Vacuum energy

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Vacuum energy is an underlying background energy that exists in space throughout the entire Universe. One contribution to the vacuum energy may be from virtual particles which are thought to be particle pairs that blink into existence and then annihilate in a timespan too short to observe. They are expected to do this everywhere, throughout the Universe. Their behavior is codified in Heisenberg's energy–time uncertainty principle. Still, the exact effect of such fleeting bits of energy is difficult to quantify.

The effects of vacuum energy can be experimentally observed in various phenomena such as spontaneous emission, the Casimir effect and the Lamb shift, and are thought to influence the behavior of the Universe on cosmological scales. Using the upper limit of the cosmological constant, the vacuum energy in a cubic meter of free space has been estimated to be 10−9 joules (10-2 ergs).[1] However, in both Quantum Electrodynamics (QED) and Stochastic Electrodynamics (SED), consistency with the principle of Lorentz covariance and with the magnitude of the Planck constant requires it to have a much larger value of 10113 joules per cubic meter.[2][3] This huge discrepancy is known as the vacuum catastrophe.

Origin[edit]

Quantum field theory states that all fundamental fields, such as the electromagnetic field, must be quantized at each and every point in space. A field in physics may be envisioned as if space were filled with interconnected vibrating balls and springs, and the strength of the field were like the displacement of a ball from its rest position. The theory requires "vibrations" in, or more accurately changes in the strength of, such a field to propagate as per the appropriate wave equation for the particular field in question. The second quantization of quantum field theory requires that each such ball-spring combination be quantized, that is, that the strength of the field be quantized at each point in space. Canonically, if the field at each point in space is a simple harmonic oscillator, its quantization places a quantum harmonic oscillator at each point. Excitations of the field correspond to the elementary particles of particle physics. Thus, according to the theory, even the vacuum has a vastly complex structure and all calculations of quantum field theory must be made in relation to this model of the vacuum.

The theory considers vacuum to implicitly have the same properties as a particle, such as spin or polarization in the case of light, energy, and so on. According to the theory, most of these properties cancel out on average leaving the vacuum empty in the literal sense of the word. One important exception, however, is the vacuum energy or the vacuum expectation value of the energy. The quantization of a simple harmonic oscillator requires the lowest possible energy, or zero-point energy of such an oscillator to be:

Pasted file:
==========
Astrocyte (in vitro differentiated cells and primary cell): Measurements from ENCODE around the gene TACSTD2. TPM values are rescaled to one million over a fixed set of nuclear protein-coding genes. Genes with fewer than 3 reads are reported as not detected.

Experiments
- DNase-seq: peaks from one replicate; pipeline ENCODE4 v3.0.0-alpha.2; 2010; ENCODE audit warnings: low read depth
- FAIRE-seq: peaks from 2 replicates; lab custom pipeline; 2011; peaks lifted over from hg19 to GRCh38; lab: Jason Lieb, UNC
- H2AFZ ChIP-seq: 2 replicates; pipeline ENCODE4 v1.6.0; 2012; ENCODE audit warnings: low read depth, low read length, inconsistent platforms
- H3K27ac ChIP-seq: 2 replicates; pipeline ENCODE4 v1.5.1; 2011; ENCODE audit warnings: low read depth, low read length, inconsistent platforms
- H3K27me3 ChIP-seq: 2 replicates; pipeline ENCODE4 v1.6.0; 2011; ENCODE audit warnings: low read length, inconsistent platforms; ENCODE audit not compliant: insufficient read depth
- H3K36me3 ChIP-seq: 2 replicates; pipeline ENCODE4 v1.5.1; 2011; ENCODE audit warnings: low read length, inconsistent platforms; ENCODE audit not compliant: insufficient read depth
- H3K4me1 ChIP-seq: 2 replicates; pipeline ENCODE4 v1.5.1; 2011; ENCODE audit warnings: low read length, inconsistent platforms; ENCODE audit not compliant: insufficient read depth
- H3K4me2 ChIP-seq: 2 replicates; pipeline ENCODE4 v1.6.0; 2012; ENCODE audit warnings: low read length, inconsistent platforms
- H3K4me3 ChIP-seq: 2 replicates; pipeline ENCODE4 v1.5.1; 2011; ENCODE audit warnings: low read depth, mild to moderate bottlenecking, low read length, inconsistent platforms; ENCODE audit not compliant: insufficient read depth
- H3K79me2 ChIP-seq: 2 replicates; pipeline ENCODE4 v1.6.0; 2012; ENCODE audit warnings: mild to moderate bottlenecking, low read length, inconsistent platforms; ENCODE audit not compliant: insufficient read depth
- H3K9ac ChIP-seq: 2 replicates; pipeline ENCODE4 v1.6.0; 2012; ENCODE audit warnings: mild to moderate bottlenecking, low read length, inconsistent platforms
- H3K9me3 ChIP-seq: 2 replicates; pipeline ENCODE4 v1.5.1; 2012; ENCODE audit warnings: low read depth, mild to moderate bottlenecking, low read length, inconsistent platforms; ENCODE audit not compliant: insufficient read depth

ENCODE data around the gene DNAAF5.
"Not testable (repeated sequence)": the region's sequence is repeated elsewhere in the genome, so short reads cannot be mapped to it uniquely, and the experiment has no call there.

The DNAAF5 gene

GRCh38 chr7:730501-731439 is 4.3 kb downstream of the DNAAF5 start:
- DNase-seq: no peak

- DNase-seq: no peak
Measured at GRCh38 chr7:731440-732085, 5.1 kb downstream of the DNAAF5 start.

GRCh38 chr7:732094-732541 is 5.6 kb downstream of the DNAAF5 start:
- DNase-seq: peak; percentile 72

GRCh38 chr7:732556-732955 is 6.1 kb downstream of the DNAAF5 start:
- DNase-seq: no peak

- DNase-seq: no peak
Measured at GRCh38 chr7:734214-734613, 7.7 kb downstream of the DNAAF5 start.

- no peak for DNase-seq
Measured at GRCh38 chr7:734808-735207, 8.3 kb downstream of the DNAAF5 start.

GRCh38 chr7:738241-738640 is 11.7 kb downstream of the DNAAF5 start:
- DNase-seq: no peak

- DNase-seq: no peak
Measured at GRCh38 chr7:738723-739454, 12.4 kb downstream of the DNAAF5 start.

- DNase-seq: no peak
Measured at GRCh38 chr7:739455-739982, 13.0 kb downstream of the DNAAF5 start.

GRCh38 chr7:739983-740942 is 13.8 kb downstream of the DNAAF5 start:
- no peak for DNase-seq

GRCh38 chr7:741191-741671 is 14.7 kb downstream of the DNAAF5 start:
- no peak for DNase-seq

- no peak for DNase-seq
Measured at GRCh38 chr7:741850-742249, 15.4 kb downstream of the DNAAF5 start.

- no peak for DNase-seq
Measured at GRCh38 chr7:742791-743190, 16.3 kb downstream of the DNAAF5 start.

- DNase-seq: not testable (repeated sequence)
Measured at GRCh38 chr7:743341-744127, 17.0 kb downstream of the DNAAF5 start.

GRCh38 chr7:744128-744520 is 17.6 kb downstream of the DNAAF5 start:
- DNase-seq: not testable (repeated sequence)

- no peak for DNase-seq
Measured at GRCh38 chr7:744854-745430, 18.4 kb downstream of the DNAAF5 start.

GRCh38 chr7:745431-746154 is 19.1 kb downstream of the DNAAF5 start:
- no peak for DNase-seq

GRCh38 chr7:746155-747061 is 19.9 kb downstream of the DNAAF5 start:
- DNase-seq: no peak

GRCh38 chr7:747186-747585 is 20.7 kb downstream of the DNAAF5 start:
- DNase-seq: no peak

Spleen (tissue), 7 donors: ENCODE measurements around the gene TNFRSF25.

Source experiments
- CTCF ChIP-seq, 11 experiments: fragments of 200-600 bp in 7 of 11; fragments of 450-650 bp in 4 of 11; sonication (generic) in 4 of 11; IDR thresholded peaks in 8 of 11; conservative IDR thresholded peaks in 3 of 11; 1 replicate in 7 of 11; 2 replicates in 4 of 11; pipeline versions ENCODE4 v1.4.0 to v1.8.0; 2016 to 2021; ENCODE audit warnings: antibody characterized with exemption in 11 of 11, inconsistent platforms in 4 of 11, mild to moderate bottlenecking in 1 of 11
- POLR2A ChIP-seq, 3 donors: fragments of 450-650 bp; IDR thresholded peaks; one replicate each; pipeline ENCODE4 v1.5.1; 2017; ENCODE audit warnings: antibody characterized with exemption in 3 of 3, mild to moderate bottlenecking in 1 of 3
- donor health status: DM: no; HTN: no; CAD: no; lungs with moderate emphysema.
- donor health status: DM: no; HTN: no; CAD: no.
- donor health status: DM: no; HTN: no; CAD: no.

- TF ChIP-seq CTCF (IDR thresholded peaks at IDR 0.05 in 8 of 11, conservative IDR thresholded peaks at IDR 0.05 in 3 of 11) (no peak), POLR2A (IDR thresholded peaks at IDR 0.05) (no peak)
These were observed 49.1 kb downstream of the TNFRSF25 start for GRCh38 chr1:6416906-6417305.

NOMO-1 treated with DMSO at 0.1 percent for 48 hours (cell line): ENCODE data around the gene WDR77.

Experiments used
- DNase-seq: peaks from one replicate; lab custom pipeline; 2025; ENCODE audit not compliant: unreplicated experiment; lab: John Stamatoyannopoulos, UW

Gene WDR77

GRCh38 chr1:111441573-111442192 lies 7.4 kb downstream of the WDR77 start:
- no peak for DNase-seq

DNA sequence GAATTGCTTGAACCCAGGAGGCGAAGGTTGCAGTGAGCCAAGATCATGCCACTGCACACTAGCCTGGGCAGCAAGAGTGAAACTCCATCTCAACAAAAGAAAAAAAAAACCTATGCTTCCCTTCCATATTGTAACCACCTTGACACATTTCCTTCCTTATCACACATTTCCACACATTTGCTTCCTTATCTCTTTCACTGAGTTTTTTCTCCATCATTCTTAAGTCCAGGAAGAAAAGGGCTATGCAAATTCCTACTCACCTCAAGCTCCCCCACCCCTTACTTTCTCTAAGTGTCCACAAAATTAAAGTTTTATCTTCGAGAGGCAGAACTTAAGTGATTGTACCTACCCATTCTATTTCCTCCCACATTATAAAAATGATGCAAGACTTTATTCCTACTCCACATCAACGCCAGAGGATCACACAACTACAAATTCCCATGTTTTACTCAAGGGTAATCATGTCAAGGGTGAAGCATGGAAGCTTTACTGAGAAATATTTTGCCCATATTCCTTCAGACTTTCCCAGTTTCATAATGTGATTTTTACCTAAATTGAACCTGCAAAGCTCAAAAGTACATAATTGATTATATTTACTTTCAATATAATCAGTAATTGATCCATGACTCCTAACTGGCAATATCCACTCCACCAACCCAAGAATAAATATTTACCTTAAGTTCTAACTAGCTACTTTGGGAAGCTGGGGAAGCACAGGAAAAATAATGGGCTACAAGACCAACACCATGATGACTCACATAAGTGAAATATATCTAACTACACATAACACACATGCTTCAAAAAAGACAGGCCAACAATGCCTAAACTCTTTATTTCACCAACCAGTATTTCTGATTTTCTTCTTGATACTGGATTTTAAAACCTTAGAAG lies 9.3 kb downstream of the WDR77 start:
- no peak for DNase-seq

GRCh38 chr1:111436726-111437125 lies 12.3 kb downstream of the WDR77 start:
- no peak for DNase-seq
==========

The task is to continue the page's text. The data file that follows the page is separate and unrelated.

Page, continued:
{E}  =\frac{1}{2} h \nu.

Summing over all possible oscillators at all points in space gives an infinite quantity. To remove this infinity, one may argue that only differences in energy are physically measurable, much as the concept of potential energy has been treated in classical mechanics for centuries. This argument is the underpinning of the theory of renormalization. In all practical calculations, this is how the infinity is handled.

Vacuum energy can also be thought of in terms of virtual particles (also known as vacuum fluctuations) which are created and destroyed out of the vacuum. These particles are always created out of the vacuum in particle-antiparticle pairs, which in most cases shortly annihilate each other and disappear. However, these particles and antiparticles may interact with others before disappearing, a process which can be mapped using Feynman diagrams. Note that this method of computing vacuum energy is mathematically equivalent to having a quantum harmonic oscillator at each point and, therefore, suffers the same renormalization problems.

Additional contributions to the vacuum energy come from spontaneous symmetry breaking in quantum field theory.

Implications[edit]

Vacuum energy has a number of consequences. In 1948, Dutch physicists Hendrik B. G. Casimir and Dirk Polder predicted the existence of a tiny attractive force between closely placed metal plates due to resonances in the vacuum energy in the space between them. This is now known as the Casimir effect and has since been extensively experimentally verified. It is therefore believed that the vacuum energy is "real" in the same sense that more familiar conceptual objects such as electrons, magnetic fields, etc., are real. However, alternate explanations for the Casimir effect have since been proposed.[4]